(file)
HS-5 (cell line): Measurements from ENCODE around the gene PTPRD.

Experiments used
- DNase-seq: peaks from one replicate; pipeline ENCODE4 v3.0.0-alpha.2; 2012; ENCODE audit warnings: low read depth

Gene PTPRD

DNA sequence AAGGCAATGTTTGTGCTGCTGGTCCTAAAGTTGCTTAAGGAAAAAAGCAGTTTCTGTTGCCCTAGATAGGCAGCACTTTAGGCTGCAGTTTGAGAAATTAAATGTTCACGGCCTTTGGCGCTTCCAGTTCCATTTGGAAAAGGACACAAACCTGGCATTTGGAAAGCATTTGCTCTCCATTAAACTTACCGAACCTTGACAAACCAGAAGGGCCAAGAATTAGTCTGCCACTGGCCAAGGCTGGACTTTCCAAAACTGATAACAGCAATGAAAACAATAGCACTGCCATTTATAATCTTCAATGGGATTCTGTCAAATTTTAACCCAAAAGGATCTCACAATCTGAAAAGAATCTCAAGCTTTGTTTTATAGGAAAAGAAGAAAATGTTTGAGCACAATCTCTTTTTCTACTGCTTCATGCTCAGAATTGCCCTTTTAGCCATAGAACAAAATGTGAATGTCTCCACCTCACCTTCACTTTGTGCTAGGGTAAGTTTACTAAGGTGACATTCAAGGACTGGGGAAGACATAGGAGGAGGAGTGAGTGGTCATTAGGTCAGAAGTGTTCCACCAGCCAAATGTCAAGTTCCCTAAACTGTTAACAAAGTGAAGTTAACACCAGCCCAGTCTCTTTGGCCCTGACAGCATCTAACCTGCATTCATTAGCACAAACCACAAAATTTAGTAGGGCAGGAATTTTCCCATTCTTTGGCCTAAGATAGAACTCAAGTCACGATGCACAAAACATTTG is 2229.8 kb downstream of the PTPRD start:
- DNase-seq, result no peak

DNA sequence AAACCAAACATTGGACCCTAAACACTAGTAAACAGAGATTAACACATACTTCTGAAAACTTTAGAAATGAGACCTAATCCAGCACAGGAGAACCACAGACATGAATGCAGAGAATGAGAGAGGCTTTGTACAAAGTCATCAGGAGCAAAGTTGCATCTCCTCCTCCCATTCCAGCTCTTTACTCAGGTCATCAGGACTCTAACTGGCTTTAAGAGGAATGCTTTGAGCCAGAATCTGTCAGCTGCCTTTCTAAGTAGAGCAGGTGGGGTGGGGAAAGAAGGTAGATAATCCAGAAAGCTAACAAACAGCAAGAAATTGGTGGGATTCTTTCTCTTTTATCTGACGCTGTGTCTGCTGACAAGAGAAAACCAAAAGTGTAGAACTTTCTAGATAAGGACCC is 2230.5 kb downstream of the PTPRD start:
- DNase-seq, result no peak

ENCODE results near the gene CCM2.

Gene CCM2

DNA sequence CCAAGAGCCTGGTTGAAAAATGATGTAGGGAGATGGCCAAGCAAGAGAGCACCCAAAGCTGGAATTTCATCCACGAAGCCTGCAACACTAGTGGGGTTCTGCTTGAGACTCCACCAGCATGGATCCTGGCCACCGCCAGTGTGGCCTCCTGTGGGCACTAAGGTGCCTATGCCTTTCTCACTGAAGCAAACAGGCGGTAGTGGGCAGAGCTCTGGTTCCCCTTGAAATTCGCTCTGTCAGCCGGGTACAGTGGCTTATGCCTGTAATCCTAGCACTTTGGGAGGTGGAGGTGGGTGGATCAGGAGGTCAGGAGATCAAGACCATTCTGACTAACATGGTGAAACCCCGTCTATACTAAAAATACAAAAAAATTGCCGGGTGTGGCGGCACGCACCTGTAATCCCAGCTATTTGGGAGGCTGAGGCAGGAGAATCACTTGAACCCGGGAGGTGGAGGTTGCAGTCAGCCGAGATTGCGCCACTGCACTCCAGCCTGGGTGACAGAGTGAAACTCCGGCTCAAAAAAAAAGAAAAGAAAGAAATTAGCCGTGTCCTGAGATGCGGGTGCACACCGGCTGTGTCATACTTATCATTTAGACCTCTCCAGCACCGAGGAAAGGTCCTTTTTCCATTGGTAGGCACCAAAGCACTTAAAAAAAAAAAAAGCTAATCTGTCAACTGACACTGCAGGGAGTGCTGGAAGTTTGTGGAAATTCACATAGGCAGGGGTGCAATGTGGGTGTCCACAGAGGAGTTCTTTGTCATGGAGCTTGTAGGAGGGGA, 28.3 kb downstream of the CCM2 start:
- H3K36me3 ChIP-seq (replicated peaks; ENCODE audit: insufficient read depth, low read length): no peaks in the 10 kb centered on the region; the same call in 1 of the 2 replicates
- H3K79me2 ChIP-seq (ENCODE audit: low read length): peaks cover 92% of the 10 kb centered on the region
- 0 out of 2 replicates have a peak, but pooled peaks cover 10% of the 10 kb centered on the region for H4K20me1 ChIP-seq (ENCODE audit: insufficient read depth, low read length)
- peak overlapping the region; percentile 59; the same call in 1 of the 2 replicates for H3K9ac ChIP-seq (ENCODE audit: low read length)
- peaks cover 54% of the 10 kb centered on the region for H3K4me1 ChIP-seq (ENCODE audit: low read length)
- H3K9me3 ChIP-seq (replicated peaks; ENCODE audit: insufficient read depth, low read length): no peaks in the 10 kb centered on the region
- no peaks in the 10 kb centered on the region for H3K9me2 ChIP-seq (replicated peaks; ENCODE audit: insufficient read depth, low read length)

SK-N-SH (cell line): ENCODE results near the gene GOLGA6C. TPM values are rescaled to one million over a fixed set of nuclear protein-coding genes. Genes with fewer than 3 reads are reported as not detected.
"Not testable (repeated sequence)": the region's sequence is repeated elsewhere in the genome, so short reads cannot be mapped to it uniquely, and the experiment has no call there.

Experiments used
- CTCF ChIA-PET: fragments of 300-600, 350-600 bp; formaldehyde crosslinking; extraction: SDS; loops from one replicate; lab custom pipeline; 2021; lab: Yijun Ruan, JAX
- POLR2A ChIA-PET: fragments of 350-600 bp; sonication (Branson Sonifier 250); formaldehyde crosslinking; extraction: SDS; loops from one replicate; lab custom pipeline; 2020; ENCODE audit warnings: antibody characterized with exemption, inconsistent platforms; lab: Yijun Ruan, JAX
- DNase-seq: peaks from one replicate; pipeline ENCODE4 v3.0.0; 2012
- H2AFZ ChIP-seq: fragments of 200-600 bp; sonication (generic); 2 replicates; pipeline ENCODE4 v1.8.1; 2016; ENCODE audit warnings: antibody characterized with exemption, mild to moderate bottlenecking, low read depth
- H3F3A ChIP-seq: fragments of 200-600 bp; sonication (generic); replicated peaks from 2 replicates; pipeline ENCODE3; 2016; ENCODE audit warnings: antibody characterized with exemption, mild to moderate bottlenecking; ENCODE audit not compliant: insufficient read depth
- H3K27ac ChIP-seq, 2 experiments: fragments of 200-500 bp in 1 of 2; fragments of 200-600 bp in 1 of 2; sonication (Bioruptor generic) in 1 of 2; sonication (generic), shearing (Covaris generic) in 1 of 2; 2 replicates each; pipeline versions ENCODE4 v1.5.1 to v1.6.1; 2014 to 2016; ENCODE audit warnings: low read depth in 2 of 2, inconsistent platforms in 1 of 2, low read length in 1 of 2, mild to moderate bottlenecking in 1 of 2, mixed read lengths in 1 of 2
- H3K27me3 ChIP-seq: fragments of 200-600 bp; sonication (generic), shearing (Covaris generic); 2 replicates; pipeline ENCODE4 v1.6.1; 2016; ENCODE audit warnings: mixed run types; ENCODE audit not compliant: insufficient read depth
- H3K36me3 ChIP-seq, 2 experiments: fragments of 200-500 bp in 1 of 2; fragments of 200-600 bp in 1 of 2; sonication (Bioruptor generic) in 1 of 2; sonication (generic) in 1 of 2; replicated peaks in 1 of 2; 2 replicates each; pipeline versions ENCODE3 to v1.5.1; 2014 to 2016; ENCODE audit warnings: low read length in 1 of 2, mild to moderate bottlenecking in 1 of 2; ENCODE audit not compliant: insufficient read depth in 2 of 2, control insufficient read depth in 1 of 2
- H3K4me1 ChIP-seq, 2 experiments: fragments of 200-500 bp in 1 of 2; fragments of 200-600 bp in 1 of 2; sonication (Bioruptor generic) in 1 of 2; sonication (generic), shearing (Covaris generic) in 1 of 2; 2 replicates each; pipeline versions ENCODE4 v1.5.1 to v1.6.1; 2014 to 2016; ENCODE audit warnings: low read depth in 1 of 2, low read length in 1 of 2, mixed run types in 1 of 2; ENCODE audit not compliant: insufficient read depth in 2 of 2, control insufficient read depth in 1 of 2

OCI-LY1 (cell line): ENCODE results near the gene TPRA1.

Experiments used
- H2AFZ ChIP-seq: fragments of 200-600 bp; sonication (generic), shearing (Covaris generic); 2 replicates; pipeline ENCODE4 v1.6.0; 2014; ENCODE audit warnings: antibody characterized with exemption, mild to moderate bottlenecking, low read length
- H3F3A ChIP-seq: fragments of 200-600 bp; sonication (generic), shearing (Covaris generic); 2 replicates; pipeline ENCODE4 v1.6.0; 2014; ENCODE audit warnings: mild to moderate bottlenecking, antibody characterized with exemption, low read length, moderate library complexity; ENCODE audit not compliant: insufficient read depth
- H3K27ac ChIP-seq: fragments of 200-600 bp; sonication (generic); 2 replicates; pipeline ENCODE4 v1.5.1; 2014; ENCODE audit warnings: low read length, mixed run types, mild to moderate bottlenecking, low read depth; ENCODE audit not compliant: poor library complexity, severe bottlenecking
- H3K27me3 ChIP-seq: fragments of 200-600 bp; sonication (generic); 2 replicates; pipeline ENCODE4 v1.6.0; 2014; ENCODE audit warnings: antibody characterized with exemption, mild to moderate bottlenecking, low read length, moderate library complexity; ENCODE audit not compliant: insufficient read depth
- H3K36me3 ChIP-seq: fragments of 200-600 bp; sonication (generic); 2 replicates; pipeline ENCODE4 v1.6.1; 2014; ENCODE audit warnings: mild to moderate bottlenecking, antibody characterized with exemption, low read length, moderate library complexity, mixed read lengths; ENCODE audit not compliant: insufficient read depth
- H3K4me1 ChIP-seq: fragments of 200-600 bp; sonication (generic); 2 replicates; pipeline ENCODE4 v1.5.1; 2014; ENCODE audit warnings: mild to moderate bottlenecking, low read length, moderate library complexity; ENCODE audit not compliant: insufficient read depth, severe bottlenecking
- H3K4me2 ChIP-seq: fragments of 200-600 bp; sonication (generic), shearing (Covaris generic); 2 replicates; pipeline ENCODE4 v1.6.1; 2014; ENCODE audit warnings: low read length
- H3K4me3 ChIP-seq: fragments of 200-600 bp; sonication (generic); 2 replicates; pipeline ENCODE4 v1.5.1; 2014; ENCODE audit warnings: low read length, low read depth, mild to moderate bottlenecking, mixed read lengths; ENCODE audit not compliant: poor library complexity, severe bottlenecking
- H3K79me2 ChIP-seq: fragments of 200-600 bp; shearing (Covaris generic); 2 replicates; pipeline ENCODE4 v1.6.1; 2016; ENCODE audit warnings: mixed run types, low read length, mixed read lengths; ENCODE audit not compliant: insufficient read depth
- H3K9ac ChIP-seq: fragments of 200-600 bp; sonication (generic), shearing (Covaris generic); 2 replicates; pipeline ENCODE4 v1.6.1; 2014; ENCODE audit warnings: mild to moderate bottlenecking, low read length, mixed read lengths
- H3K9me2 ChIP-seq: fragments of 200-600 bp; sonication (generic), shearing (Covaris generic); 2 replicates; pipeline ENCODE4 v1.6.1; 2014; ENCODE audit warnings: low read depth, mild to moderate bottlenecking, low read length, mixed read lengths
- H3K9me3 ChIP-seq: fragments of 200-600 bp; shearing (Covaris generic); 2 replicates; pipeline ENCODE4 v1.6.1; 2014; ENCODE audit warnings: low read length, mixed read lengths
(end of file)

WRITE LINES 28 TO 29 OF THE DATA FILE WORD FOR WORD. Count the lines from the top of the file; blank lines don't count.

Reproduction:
- H3K27me3 ChIP-seq: fragments of 200-600 bp; sonication (generic), shearing (Covaris generic); 2 replicates; pipeline ENCODE4 v1.6.1; 2016; ENCODE audit warnings: mixed run types; ENCODE audit not compliant: insufficient read depth
- H3K36me3 ChIP-seq, 2 experiments: fragments of 200-500 bp in 1 of 2; fragments of 200-600 bp in 1 of 2; sonication (Bioruptor generic) in 1 of 2; sonication (generic) in 1 of 2; replicated peaks in 1 of 2; 2 replicates each; pipeline versions ENCODE3 to v1.5.1; 2014 to 2016; ENCODE audit warnings: low read length in 1 of 2, mild to moderate bottlenecking in 1 of 2; ENCODE audit not compliant: insufficient read depth in 2 of 2, control insufficient read depth in 1 of 2